A true understanding of this means that you will have found your voice.


I Sing the Body Electric by Walt Whitman

February 8, 2012

The García Lineage: Judith Doniger

Judith Doniger (1912-2007)


It was December of 2002. I had been researching the García School - my studies with Margaret Harshaw providing the impetus, and had interviewed Risé Stevens and Kitty Carlisle Hart, both students of Mme. Anna E. Schoen-René, Miss Harshaw's teacher. Casually mentioning the search for other surviving students to my friend Roberta Prada (the translator of Tomatis' The Ear the and Voice), she replied that a friend's grandmother had studied at Juilliard with Schoen-René, or at least she thought so. She could put me in contact with him to find out the details. I almost fell off my chair. In a matter of days, I was sitting in an apartment overlooking the East River interviewing Judith Doniger, who had just celebrated her 90th birthday. I was in the right place at the right time: Bill Ecker informed me that his grandmother had only recently begun to talk about her illustrious past, one which she had been reluctant to discuss. What got her talking? Mr. Ecker gave his grandmother a CD of her radio performances for her birthday.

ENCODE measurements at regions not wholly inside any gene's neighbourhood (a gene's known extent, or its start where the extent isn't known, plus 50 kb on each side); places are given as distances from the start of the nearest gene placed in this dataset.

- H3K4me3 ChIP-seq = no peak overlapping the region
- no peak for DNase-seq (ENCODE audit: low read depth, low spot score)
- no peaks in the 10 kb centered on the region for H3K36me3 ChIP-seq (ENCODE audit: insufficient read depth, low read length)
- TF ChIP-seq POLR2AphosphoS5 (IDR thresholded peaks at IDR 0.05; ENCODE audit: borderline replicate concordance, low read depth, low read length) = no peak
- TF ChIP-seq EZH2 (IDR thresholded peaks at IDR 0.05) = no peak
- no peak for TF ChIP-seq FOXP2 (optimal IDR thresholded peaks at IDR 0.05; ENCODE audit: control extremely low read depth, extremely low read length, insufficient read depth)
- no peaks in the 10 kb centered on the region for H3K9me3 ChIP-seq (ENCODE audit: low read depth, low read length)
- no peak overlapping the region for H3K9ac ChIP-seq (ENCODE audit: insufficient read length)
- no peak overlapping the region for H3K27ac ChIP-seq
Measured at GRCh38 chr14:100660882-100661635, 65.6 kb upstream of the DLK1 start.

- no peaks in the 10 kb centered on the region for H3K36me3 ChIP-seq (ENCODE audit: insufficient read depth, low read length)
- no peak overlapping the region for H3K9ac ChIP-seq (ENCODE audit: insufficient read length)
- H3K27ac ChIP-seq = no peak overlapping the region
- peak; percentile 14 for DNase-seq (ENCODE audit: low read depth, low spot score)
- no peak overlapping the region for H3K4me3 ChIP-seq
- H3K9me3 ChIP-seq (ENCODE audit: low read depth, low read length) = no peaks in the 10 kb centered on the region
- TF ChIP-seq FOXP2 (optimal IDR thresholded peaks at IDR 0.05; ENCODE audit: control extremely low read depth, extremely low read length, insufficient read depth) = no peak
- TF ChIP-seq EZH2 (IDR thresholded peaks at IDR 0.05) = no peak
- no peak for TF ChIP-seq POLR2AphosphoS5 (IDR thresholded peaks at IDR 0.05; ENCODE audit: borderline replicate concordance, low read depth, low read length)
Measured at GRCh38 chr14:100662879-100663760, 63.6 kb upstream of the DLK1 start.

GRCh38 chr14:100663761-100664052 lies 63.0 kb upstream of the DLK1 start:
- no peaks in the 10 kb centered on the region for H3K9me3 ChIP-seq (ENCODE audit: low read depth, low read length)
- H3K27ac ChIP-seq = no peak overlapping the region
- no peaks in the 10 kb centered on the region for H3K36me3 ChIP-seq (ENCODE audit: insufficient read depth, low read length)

Manuel García I
|
Pauline Viardot-García  Manuel García II
|
Anna E. Schoen-René
|
Margaret Harshaw  Kitty Carlisle Hart  Judith Doniger  Risé Stevens



Most people knew Judith Dongier as Judith D. Lipsey, the assertive Chairman of the Board at the Miller Theatre at Columbia University. But long before she made her mark in philanthropic pursuits (a product of her savvy investing), she was a superbly trained soprano with a world class instrument, studying with the famous voice teacher Anna E. Schoen-René at the Juilliard School, graduating in 1935. Ms. Dongier had a busy career during the 40's and 50's in radio, concert and opera. Raising a family, however, eventually brought her career to a halt. We talked about this, her teacher and vocal technique on the 8th and 10th of December, 2002, a portion of our conversation appears below.